For many years, there have been several products sold to greenkeepers for ‘hardening’ their turf as we approach peak disease season. Traditionally, chelated liquid iron and soluble ferrous sulphate have been used alongside nutritional products with lower nitrogen and higher potassium levels.
Lower nitrogen I think we can all understand, getting nitrogen applications correct is one of the most important ways of preparing your turf for winter. Too much N leads to soft growth that is susceptible to disease and too little N leads to weakened plants that are again weaker and more likely to become attacked by Microdochium Patch – the most common autumn disease of turf in the UK.
Not many would disagree that iron is beneficial in disease-reduction, ideally in as low an amount as possible and in a chelated form to limit damage to soil biology and blackening of leaves.
When I looked into research on preventing Microdochium several years ago, there were plenty of studies showing the beneficial effects of iron in reducing disease. You can also find good research on acidifying nutritional sources such as ammonium sulphate in keeping disease levels lower. More modern research shows the benefit of phosphite in reducing Microdochium, but when I looked at the use of potassium, I came across a bit of a dead end. There does not seem to be any research suggesting high K applications in autumn reduce Microdochium. The research I did find on potassium use in autumn was quite concerning to me as a Course Manager at the time. Below are a few examples of the research I found:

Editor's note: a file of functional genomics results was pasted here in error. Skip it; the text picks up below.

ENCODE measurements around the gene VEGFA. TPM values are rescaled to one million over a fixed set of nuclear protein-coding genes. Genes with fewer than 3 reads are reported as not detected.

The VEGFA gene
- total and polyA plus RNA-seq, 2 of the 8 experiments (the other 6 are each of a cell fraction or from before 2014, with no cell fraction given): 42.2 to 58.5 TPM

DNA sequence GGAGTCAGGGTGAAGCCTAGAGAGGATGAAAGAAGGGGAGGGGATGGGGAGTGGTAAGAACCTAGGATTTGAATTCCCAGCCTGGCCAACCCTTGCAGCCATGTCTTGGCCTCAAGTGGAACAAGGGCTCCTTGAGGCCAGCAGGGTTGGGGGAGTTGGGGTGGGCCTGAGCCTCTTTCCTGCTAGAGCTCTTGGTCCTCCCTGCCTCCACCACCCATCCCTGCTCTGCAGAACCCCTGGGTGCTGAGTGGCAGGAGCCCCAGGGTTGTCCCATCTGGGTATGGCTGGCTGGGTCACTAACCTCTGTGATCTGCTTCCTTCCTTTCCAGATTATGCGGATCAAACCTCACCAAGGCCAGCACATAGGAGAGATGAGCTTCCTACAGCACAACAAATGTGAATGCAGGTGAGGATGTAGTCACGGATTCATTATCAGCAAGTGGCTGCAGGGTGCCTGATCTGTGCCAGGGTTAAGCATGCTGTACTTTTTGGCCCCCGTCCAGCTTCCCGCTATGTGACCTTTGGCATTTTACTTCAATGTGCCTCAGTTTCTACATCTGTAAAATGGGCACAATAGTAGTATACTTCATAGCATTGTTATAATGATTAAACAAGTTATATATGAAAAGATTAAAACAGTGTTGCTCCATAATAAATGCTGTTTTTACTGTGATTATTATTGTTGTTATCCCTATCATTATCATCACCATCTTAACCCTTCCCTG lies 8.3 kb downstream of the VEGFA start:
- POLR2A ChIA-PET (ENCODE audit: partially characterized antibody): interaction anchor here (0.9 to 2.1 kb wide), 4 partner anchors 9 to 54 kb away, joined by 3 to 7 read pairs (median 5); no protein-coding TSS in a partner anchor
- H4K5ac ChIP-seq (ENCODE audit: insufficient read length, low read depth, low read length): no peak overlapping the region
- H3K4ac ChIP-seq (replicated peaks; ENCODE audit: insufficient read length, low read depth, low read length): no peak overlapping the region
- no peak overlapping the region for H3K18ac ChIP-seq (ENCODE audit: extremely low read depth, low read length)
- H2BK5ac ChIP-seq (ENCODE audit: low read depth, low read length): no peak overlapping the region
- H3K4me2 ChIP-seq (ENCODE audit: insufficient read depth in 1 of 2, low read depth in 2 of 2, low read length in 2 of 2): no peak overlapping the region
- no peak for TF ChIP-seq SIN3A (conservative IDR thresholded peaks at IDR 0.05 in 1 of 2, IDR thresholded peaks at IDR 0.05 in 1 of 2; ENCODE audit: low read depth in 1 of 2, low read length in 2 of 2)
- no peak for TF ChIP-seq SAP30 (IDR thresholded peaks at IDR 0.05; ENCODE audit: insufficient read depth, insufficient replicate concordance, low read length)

Now one research trial does not ‘prove’ any theory. Science builds up evidence brick by brick until reasonable conclusions can be drawn. The evidence for using potassium to prevent Microdochium in autumn seems to be pretty non-existent as far as I can see (Please send me anything to the contrary, I’d be very interested to see it). The evidence it can increase disease is still limited at the moment, but what we have seems fairly consistent in US-based studies. As a result of this I virtually eliminated potassium applications to my soil-based greens from September until March and found, in a very unscientific way, no difference at all. I still got the odd bit of disease, but certainly found no ill-effects from eliminating the high potassium granulars and ‘turf hardeners’.
It’s fair to say we need more independent UK-based studies to learn more of the effect of high K applications in autumn, but UK-based independent turfgrass studies are hard to find these days. All the sponsored trials I see don’t investigate the effect of potassium alone, it’s always nitrogen with potassium and often a bit of iron as well, so we don’t know the true effect of the high K levels.